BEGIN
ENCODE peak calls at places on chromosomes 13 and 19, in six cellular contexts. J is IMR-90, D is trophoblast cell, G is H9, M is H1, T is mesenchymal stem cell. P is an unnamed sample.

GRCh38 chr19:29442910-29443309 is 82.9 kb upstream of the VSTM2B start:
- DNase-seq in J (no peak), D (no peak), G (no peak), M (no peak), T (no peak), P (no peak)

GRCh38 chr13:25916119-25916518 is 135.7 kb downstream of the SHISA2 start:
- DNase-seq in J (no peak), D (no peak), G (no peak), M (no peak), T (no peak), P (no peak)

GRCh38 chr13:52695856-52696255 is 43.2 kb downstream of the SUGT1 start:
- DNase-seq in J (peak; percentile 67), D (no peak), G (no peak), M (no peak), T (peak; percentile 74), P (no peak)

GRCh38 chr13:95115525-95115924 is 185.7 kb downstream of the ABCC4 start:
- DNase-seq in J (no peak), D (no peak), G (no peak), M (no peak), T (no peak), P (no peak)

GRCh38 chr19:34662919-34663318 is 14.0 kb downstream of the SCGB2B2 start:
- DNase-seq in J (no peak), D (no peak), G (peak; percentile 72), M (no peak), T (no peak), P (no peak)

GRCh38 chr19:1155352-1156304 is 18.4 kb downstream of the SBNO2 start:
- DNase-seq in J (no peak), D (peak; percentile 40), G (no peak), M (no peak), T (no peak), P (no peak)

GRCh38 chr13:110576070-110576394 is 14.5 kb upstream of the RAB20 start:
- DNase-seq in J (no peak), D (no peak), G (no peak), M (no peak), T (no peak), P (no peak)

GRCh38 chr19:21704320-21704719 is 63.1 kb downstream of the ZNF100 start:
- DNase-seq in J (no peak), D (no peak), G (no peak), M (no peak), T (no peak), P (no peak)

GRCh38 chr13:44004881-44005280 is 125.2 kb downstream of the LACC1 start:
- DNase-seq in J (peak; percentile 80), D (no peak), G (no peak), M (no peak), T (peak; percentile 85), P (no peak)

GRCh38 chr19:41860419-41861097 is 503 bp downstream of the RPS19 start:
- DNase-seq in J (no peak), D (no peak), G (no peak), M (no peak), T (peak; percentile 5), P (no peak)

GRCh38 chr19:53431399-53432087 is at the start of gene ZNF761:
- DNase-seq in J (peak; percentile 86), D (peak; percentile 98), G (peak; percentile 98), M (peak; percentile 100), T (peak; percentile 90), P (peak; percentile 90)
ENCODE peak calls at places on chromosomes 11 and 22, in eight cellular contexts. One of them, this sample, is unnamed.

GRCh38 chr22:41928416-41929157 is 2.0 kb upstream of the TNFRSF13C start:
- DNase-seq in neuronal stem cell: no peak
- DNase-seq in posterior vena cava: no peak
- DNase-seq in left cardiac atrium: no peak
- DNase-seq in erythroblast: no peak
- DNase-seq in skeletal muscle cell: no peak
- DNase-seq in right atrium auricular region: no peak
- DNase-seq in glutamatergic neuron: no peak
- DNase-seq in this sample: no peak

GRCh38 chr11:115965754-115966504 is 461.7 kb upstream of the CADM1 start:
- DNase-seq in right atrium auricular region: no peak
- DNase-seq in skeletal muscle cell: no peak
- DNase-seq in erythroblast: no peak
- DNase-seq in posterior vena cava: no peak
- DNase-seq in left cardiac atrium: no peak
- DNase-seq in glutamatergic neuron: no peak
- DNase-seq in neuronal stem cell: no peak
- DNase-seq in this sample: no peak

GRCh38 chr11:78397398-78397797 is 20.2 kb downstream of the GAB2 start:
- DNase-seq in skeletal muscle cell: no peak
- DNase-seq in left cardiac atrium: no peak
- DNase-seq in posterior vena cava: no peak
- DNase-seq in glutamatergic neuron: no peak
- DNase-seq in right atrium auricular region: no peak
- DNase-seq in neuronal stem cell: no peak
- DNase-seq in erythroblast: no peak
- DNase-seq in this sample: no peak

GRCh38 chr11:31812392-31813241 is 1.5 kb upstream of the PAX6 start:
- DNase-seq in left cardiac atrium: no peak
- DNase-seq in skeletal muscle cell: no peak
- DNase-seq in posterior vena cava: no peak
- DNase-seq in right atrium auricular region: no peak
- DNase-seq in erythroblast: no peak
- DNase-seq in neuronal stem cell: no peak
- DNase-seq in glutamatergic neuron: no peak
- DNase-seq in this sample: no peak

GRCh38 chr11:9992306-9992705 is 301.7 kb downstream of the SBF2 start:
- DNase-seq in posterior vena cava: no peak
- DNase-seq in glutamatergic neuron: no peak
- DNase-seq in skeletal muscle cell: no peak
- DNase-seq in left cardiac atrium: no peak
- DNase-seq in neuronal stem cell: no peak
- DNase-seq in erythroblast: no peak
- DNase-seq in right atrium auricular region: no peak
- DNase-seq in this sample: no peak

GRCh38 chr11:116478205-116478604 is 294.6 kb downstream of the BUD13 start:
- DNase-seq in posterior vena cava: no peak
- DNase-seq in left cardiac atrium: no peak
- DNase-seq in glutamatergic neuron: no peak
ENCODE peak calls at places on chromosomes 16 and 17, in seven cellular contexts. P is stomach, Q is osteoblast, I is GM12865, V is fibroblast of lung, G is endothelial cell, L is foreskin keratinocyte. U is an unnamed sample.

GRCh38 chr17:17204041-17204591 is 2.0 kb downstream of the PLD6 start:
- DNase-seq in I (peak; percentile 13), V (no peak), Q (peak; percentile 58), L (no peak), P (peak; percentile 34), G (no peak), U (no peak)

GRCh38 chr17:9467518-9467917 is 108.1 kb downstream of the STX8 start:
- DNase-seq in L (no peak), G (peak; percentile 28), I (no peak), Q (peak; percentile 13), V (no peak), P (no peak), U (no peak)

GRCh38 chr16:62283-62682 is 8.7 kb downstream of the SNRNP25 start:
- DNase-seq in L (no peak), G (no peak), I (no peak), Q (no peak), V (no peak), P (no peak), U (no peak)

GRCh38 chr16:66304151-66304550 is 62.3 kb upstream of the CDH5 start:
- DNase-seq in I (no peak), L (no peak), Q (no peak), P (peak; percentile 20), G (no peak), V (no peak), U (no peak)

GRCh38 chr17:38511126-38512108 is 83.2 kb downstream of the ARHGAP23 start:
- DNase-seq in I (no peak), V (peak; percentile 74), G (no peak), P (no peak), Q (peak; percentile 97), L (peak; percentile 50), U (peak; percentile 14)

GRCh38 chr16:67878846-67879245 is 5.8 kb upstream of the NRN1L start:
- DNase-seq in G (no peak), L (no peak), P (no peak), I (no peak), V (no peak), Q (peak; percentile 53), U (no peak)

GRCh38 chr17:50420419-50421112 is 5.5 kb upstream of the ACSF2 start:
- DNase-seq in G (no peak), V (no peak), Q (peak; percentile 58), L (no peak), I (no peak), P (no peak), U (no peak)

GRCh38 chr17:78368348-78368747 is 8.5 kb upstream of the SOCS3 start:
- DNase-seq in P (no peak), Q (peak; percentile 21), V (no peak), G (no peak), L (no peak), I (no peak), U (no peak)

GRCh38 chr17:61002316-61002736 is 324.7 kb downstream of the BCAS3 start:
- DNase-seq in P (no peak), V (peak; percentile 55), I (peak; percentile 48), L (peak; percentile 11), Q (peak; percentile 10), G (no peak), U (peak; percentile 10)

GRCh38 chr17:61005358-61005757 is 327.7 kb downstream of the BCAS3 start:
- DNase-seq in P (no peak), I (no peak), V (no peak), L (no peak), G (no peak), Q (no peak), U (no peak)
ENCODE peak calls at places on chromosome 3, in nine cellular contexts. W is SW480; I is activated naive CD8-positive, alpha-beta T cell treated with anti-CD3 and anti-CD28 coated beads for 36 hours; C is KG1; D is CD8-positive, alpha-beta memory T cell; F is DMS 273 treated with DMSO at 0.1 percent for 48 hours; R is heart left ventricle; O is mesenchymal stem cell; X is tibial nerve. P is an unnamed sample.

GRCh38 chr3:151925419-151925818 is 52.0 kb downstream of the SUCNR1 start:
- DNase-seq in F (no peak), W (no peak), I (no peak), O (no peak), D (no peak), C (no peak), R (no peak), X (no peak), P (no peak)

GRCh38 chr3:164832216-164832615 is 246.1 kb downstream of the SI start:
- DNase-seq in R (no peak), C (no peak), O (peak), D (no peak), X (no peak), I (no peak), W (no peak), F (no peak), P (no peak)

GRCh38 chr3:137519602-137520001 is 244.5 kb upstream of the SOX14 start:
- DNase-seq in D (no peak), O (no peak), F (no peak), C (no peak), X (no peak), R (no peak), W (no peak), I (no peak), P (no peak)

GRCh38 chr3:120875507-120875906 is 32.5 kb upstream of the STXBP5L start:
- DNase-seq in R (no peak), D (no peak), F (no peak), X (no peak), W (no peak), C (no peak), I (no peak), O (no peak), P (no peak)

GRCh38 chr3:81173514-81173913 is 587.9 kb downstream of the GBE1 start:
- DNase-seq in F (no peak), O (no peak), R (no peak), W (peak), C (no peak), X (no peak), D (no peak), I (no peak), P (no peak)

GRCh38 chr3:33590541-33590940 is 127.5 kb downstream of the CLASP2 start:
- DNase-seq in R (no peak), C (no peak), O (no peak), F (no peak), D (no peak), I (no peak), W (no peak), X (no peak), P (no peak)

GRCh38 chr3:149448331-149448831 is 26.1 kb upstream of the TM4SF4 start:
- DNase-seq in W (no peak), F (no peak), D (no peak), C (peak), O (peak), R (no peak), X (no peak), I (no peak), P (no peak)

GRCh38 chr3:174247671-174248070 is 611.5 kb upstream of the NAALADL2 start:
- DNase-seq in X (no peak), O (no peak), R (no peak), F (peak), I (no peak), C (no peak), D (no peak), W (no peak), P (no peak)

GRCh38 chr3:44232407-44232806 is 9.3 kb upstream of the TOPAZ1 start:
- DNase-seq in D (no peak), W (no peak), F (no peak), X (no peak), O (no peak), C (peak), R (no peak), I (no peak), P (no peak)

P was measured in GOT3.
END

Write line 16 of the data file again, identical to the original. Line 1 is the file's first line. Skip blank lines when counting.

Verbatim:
GRCh38 chr19:21704320-21704719 is 63.1 kb downstream of the ZNF100 start: